Dr. Peter Hotez, Dean of the National School of Tropical Medicine at Baylor College of MedicineBy Ruth SoRelle
Texas Climate News

The number of disease cases resulting from mosquito, tick, and flea bites nationally tripled to 642,602 between 2004 and 2016, the U.S. Centers for Disease Control and Prevention’s division of vector-borne diseases announced last month.

Vectors are organisms, usually insects or ticks, that transmit a disease or parasite.

The discovery that vector-carried diseases are exploding in no way surprised Dr. Peter Hotez, dean of the National School of Tropical Medicine at Baylor College of Medicine in Houston. What’s more, Texas is a special case, he told Texas Climate News.

“While there’s the threat of climate change in the whole United States, Texas is at disproportionate risk from global warming,” he said.

“By some estimates, Texas is projected to reach 80 to 100 days of temperatures over 95 degrees Fahrenheit by 2050, compared to 40 such days over the last 30 years. The state will face rising sea levels and other negative effects [of climate change]. Of particular relevance and concern are the warming effects conducive to insect vector expansion and transmission – mosquitoes, sandflies and kissing bugs.”

If you look at tick distributions – the Lone Star tick (diseases carried: ehrlichiosis, southern tick-associated rash illness, tularemia and Heartland virus), blacklegged tick (Lyme disease, anaplasmosis, babesiosis, Borellia infections) and the dog tick (Rocky Mountain spotted fever and tularemia), a feature of all three is that they meet in East Texas, Hotez said.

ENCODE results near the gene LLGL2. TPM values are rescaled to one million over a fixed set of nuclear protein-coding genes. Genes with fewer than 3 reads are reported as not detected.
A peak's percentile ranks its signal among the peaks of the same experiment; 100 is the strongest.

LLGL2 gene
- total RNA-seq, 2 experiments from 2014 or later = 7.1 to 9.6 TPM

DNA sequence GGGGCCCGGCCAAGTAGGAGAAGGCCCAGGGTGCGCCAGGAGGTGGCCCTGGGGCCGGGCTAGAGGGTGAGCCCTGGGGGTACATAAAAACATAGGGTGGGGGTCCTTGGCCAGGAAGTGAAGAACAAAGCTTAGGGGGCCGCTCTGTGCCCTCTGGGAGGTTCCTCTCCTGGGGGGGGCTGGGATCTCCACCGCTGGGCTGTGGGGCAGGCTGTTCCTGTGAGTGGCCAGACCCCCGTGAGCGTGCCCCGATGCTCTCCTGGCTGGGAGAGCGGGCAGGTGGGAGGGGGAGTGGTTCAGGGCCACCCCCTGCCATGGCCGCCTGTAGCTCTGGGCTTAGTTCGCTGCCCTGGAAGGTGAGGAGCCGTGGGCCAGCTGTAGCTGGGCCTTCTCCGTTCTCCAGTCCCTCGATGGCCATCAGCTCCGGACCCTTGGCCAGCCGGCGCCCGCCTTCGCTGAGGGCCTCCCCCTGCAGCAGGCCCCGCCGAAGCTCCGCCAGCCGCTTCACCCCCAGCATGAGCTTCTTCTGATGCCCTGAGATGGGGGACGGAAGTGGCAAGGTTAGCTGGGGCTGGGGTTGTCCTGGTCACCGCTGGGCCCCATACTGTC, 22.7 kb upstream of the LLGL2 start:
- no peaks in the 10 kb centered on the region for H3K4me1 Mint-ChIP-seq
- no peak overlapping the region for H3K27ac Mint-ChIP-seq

Mosquito-borne diseases, including West Nile, dengue fever, chikungunya and the recently recognized Zika, all threaten to be major problems in the United States and pose a special threat to Texas and Houston, he said.

The top mosquito-borne disease in Texas in 2016 was West Nile virus (906 mosquito-borne cases). The top tick-borne disease was spotted fever rickettsiosis (179 cases). Chaga’s disease, transmitted by triatomine or “kissing” bugs, has been identified in immigrants from Central and South America. It is considered one of the neglected parasitic infections. Fleas can carry Yersinia pestis, the bacterium that causes plague. Occasional infections occur in the western part of the United States and Texas as well as Africa and Asia.

Disease cases from mosquitoes (2004-2016, reported)

Unlike some CDC officials’ apparent reluctance, Hotez is not afraid to use the term “climate change” in connection with these diseases.

“We are at the epicenter of vector-borne diseases in the United States, he said. “I consider Texas part of a ‘hot zone’ globally, and the question is why?”

Clearly, poverty is a risk factor, where inadequate housing and malnutrition along with lack of air conditioning can leave residents subject to insect-borne diseases. Texas’ population boom means many of the people coming into the state are seeking homes in the city’s urban areas. Texas has the five fastest-growing small cities and five of the eight fastest-growing large cities in the nation, Hotez said.

Human migration itself plays a role in the spread of such diseases around the world. Other contributing factors include declining rates of vaccinations, trans-border traffic and sea transportation that has grown significantly since the doubling of the capacity of the Panama Canal.